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Chapters 6-10


can be either a good or service; central offering in the marketing exchange


determines whether a product is a pure good, pure service or hybrid of both

Experience Marketing

the experience is the primary purchase, rather than a good/service

Search Qualities

attributes that may be evaluated prior to a purchase as the customer learns about competitive offerings

Experience Attributes

need some trial or consumption before evaluation

Credence Qualities

difficult to judge even after consumption; professional service providers are dominated by this


company offers something, customer offers something in return; goal is to create mutual benefit to establish long-term customer relationships


Services are simultaneously produced and consumed; services cannot be stored while goods can; services cannot be separated from provider while goods can


Services change across customers and across time

Relating to Variability, Marketers need to

Try to reduce bad variability
Try to improve good variability

Core Elements

essential to the product and expected; defines the business

Value-Added Elements

supplemental and marketers can compete/differentiate on them; satisfies customers

Firm's Marketing Offering is comprised of...

core and value-addeds


defined broadly

Product Mix

comprised of several product lines which can vary in breadth and depth

Alpha Company

produces two key product lines: health care personal goods and beauty personal goods

Beta Company

offers a slightly broader product line but less depth

Gamma Company

may appear to produce three product lines, but they may all be characterized as organic


starts with a name; marketers should chose brand names that convey brand information; brand name meaning built over time; invoke a certain image

Customer Benefits of Branding

brands identify company ownership, make customer decision making easier, serve as status symbol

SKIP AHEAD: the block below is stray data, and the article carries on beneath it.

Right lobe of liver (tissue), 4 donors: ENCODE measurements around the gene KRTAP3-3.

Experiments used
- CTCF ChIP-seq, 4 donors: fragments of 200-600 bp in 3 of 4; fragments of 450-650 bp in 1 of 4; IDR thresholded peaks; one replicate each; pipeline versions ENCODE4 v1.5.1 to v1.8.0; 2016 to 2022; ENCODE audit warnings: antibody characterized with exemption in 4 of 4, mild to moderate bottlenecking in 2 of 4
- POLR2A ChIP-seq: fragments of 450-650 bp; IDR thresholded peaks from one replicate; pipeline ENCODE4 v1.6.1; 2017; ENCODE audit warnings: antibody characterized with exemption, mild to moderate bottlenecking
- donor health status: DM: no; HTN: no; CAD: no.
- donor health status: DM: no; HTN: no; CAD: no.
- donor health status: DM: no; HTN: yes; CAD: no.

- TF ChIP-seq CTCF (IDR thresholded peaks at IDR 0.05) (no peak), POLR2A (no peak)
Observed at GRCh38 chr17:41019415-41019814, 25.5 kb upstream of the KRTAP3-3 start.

How to Pick a good Brand Name

suggest product benefits, be memorable and positive, fit company brand/logo, simple and emotional

Company Benefits of Branding

induce loyalty, allow for premium pricing, allow single firm to pursue multiple targets

Brand Personalities

capture specific info about the brand and holistic perceptions of the brand


combine brand image and brand personality

Consumers experience brands...

affectively, intellectually and behaviorally

Brand Communities

Customers who connect with like-minded customers

6 Principles to make ideas stick

simple, unexpected, concrete, credible, emotional and stories

Umbrella Approach

attach same brand name to products (Nike, Adidas)

House of Brands Approach

introduce a new brand for every product line (P&G)

Brand Extensions

leverages the brand's good name to get customers to buy something new (Apple)


two companies collaborating in a joint venture to create a good or service for the customer

Global Brand

30% of revenue from other countries

Private Label Brands

retailer can offer decent quality for lower prices

Brand Equity/Valuation

worth of a brand

Why improve products?

better corporate pride, be consistent w/ image, attract customers, beat competition

Top Down Approach

idea generation, design and development, commercialization

Bottom Up Approach

customer and company co-create products


term that can be applied to a new product for up to six months following release

New Product Development Process

idea generation, refinement, obtain feedback, use results to develop prototype, test market on small scale, launch

Forecast Sales (need to know)

market potential, purchase intention, price


goal is to estimate sales potential

Forecasting Equation

$SP = MP x PI x Pr

Product Life Cycle Stages

Introduction, Growth, Maturity, Decline

Skimming Strategy

implement a high initial price and eventually lessen it

Penetration Pricing

implement low initial price and gradually increase as product grows/becomes known

Market Penetration